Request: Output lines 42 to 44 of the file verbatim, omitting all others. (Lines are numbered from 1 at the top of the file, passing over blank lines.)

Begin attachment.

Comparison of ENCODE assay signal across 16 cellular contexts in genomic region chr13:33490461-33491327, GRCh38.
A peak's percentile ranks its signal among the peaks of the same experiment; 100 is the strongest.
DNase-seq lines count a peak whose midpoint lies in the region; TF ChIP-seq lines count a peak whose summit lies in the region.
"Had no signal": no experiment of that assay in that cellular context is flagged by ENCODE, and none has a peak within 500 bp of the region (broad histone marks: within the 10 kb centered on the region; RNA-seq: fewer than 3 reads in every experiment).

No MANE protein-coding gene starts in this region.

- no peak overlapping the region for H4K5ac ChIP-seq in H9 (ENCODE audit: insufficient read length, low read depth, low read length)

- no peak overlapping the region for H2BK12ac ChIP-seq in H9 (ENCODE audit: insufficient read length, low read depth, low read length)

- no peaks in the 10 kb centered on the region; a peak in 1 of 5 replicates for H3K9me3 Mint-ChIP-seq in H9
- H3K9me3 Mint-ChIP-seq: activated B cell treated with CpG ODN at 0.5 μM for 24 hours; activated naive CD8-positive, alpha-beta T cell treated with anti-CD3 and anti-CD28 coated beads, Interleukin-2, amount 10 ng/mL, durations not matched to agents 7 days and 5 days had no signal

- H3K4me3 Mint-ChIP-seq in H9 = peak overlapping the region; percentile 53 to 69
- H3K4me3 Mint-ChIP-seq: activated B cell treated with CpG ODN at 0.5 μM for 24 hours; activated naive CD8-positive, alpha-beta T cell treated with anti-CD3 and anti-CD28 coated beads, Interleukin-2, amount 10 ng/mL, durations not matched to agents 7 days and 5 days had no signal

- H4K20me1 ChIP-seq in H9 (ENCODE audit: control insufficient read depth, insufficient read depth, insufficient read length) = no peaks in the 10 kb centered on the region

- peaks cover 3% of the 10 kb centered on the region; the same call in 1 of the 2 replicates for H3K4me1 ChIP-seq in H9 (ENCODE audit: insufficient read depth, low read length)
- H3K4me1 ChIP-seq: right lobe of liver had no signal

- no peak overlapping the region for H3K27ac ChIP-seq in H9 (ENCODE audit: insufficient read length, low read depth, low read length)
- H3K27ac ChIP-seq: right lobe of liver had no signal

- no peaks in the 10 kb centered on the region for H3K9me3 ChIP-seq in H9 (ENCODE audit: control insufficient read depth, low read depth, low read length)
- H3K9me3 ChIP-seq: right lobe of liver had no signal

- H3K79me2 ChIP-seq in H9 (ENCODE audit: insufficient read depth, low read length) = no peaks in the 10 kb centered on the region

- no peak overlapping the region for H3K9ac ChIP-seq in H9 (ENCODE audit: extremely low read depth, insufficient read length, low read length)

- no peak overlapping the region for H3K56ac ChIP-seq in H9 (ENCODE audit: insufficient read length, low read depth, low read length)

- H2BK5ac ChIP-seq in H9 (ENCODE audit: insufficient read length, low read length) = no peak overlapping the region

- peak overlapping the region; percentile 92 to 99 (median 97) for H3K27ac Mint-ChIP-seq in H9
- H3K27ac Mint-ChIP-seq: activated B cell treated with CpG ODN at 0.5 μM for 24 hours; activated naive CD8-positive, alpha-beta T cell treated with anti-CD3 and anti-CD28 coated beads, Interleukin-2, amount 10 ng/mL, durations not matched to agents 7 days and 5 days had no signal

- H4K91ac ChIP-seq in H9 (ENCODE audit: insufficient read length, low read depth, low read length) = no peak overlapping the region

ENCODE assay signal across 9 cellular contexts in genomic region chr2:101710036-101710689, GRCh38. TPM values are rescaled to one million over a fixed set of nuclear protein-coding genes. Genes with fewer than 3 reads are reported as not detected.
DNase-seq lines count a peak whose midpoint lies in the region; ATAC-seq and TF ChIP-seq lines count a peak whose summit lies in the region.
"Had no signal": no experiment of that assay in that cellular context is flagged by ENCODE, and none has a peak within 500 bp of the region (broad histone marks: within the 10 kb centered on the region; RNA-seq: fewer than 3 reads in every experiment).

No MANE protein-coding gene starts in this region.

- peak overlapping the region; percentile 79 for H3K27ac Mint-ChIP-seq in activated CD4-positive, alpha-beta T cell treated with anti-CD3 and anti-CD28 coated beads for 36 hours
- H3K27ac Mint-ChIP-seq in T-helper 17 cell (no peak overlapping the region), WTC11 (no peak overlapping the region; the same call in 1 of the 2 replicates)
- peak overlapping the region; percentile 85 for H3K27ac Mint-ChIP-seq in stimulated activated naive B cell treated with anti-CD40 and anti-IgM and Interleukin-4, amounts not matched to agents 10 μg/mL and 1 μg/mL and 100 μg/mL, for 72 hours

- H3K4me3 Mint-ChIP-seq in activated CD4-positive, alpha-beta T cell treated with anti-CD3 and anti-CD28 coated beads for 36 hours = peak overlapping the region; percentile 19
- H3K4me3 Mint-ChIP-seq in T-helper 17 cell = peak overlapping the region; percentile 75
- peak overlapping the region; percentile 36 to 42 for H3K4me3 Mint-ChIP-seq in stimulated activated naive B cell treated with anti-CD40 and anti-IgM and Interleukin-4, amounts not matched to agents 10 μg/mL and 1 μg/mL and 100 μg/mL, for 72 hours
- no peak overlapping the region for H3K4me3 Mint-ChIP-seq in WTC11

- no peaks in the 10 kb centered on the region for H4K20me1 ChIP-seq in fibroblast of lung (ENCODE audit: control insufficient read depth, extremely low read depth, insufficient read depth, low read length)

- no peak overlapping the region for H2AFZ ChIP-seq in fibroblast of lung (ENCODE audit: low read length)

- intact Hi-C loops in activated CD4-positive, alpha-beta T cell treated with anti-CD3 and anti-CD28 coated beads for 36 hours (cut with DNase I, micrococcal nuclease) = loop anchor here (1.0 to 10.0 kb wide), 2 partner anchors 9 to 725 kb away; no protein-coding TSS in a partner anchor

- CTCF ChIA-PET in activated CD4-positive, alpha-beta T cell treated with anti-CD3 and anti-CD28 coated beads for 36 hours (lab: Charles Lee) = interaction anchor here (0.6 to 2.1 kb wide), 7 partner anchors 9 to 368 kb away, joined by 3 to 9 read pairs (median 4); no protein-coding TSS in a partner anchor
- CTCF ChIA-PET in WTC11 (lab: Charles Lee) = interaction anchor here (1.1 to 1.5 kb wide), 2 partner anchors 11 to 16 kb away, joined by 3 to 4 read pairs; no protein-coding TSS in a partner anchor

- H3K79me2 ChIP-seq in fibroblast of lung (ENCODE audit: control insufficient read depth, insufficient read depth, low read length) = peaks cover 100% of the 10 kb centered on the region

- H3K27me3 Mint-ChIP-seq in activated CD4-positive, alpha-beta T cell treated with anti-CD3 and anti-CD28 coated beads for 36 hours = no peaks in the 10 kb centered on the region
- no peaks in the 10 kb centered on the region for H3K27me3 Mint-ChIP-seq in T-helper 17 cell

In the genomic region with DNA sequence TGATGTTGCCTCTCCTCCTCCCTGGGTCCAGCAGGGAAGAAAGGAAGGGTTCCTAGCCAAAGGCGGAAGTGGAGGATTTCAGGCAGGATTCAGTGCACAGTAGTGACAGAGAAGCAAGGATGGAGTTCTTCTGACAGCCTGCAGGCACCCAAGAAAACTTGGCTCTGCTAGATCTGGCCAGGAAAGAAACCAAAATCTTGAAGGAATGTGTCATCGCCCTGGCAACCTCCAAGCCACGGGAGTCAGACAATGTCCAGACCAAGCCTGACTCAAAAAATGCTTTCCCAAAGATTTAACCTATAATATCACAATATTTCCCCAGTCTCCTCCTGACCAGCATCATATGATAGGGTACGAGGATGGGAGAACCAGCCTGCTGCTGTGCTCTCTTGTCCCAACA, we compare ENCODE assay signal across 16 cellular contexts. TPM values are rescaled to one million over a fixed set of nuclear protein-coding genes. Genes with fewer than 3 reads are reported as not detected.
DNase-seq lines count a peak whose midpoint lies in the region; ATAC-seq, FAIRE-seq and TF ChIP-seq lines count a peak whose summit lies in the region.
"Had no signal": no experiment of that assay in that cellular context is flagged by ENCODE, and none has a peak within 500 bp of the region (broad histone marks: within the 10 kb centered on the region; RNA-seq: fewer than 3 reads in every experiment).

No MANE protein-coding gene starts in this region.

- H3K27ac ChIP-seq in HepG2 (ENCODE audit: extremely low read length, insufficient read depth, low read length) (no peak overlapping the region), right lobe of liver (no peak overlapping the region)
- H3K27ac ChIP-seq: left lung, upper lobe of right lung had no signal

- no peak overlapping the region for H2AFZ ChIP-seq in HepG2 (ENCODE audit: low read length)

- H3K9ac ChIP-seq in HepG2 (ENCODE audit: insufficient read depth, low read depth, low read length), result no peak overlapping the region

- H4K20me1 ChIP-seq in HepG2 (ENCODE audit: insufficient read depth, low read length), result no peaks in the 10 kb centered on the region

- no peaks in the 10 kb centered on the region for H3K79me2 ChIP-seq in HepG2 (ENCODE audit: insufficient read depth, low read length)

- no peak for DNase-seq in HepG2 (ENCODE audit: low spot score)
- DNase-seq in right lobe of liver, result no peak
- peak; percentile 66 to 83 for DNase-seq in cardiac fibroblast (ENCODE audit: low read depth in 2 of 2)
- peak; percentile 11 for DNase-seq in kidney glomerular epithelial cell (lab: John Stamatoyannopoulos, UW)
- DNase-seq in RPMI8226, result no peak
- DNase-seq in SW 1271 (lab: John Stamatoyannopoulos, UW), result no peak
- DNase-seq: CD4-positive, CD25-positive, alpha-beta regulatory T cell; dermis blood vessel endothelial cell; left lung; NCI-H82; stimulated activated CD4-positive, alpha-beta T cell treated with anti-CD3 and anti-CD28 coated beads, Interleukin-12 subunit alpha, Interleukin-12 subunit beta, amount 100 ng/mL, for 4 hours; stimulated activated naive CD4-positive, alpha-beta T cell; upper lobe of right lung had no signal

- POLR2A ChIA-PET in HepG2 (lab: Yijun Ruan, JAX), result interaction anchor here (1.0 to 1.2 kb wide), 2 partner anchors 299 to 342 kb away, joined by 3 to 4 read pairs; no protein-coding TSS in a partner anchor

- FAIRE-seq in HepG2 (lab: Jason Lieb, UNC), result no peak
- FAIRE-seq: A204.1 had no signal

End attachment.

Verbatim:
- H3K79me2 ChIP-seq in fibroblast of lung (ENCODE audit: control insufficient read depth, insufficient read depth, low read length) = peaks cover 100% of the 10 kb centered on the region

- H3K27me3 Mint-ChIP-seq in activated CD4-positive, alpha-beta T cell treated with anti-CD3 and anti-CD28 coated beads for 36 hours = no peaks in the 10 kb centered on the region
- no peaks in the 10 kb centered on the region for H3K27me3 Mint-ChIP-seq in T-helper 17 cell